If the accelerated rate of the growth of gaming is any indication, we may be on the brink of a new era. With an estimated 2.7 billion gamers worldwide, the global gaming industry is now worth over US$300 billion, according to an April 2021 report by Accenture. Its massive scale dwarfs industry behemoths such as the film industry ($42 billion), video streaming ($27.6 billion), and digital music ($18.6 billion). During the pandemic, when many industries suffered slumps, gaming recorded an explosive growth, as people desired to connect and be entertained while in isolation.
The primary force propelling the industry forward, however, is technological advancement, according to The Upcoming. From cloud gaming, subscription-based gaming, improved consoles, the incorporation of AI, and virtual reality, the gaming industry is defining a whole new level of fun.
The increased reliance on the cloud or remote servers is among the new trends expected to boost the gaming experience. Unlike in traditional gaming, when games are run locally on one’s console, computer, or mobile device, cloud gaming, also known as gaming on demand, offers much more ease and flexibility. Upgrades are rolled out faster, without too much concern about the capabilities or features of an individual device, as the remote server is the one that provides the processing power.
Gamers may also choose their input device they prefer the best, whether controller, keyboard, mouse, or touch screen. Cloud gaming also bypasses the need for heavy downloads, as gamers play right off the remote server. Other advantages are better security, enhanced protection against piracy, and support for more platforms.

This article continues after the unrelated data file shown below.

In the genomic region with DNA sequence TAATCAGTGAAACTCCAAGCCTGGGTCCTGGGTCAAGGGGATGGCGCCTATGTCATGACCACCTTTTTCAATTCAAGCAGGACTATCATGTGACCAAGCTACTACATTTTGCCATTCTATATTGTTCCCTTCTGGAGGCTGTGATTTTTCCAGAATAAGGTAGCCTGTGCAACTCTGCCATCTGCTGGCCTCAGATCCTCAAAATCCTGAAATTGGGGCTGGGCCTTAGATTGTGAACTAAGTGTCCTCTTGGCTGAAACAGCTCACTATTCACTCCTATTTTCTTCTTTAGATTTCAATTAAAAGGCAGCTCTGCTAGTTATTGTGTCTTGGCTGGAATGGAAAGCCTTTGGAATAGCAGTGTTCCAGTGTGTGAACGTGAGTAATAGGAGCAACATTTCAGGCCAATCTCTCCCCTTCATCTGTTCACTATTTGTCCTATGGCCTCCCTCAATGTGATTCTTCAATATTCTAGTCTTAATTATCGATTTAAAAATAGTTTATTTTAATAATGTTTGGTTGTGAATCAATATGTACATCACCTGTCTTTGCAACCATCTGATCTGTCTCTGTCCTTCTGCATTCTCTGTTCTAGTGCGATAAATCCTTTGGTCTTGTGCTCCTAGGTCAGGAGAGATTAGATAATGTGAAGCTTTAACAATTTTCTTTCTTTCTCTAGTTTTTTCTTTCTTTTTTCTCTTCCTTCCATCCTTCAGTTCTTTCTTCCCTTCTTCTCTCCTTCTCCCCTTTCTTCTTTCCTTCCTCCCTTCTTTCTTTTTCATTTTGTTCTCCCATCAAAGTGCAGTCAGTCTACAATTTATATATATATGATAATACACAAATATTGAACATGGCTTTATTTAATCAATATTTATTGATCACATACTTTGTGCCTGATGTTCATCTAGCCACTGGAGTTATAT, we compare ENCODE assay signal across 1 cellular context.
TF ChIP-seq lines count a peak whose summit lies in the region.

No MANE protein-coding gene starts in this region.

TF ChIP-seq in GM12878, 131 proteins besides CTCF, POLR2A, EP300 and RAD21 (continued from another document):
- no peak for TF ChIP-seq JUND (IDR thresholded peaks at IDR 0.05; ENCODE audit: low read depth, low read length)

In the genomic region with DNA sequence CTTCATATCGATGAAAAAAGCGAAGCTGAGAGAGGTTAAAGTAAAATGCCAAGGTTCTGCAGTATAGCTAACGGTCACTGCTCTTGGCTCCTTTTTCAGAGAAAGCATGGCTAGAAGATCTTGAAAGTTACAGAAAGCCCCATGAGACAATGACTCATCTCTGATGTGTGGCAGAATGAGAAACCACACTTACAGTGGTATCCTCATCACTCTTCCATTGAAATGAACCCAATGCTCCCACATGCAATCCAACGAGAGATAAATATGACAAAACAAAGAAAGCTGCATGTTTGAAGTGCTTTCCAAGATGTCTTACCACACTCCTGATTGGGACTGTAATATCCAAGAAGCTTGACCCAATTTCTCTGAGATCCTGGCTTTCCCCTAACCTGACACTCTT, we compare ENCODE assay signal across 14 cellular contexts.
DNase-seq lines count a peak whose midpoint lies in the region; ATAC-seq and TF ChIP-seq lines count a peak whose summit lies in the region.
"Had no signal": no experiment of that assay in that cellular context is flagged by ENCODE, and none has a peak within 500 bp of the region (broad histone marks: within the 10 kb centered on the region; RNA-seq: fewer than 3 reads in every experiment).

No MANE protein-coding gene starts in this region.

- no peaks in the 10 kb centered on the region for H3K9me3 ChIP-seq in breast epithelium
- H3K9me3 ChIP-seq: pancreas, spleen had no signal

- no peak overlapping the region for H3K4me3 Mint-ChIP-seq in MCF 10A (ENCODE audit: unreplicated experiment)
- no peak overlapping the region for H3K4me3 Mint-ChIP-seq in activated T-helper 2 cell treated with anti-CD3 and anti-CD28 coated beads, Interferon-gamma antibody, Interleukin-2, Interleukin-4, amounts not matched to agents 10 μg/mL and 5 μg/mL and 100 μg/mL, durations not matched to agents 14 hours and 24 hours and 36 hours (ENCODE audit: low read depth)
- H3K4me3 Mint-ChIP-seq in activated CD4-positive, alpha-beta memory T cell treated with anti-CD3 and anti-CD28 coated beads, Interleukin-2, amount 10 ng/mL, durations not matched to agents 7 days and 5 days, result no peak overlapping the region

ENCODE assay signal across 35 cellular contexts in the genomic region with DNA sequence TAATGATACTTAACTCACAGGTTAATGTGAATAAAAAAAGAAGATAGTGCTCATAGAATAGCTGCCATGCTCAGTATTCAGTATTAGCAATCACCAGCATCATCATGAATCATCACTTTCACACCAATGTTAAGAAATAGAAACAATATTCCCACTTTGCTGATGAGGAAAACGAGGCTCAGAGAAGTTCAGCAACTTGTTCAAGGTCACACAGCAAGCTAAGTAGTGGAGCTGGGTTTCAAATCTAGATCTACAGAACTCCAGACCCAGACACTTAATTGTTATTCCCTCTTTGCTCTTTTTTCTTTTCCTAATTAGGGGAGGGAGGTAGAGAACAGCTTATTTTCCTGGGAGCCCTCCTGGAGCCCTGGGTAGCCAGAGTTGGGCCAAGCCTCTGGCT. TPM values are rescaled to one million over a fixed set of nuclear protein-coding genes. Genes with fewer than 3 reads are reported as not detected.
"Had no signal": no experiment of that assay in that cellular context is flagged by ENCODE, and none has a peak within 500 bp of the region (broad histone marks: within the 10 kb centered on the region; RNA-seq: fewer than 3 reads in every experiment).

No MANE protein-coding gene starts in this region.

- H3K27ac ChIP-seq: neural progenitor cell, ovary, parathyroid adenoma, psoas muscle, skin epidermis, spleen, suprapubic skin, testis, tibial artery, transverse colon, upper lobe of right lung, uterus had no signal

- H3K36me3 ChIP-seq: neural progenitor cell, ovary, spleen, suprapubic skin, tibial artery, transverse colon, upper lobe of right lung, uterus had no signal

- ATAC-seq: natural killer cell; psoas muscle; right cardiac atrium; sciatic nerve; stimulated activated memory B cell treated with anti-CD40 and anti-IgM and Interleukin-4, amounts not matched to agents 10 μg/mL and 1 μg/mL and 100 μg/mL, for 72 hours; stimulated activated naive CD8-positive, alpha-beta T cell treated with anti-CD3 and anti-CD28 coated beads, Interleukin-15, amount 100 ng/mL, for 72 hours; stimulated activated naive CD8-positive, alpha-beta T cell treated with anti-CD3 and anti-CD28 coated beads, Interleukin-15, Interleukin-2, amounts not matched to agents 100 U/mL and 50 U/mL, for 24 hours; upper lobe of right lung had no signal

Cloud gaming / gaming on demand / gaming-as-a-service is a type of online gaming that runs video games remotely from a cloud. Image Source: Super Jump Magazine
Gaming services based on subscription models are also on the rise. The currently available services vary in terms of the incentives and value they offer. However, they typically allow for access to a massive game library or vault, or an online service for multiplayer gaming. Popular incentives include early access to upcoming releases, exclusive deals and discounts, and indie titles. Some services are more suitable over others for particular platforms. Xbox Game Pass, PlayStation Now, EA Play, Apple Arcade, Google Play Pass, Nintendo Switch Online, Ubisoft+, Humble Choice, and Prime Gaming are among the top game subscription services.
Gaming consoles have been steadily improving over the past decades, and next-gen consoles are no different. Expect the console wars to be hotter than ever, with faster processors, higher frame rates, and more refined graphics, along with unique offerings. For instance, the PS5’s custom, high-end SSDs was a game-changer in that it significantly reduced load time and simultaneously compelled developers to redesign their games with a richer and more detailed environments. Meantime, the Smart Delivery feature of the Xbox X Series allows gamers to enjoy an upgraded version of games they already bought for the Xbox One, provided the game is available for both consoles.
Increased Use of AI
Gaming is not one to elude the invasion of Artificial Intelligence (AI), with its use in making the gaming experience more responsive and adaptive. AI has been in use in games as early as the 1950s, but it is now pushing into new frontiers in game design.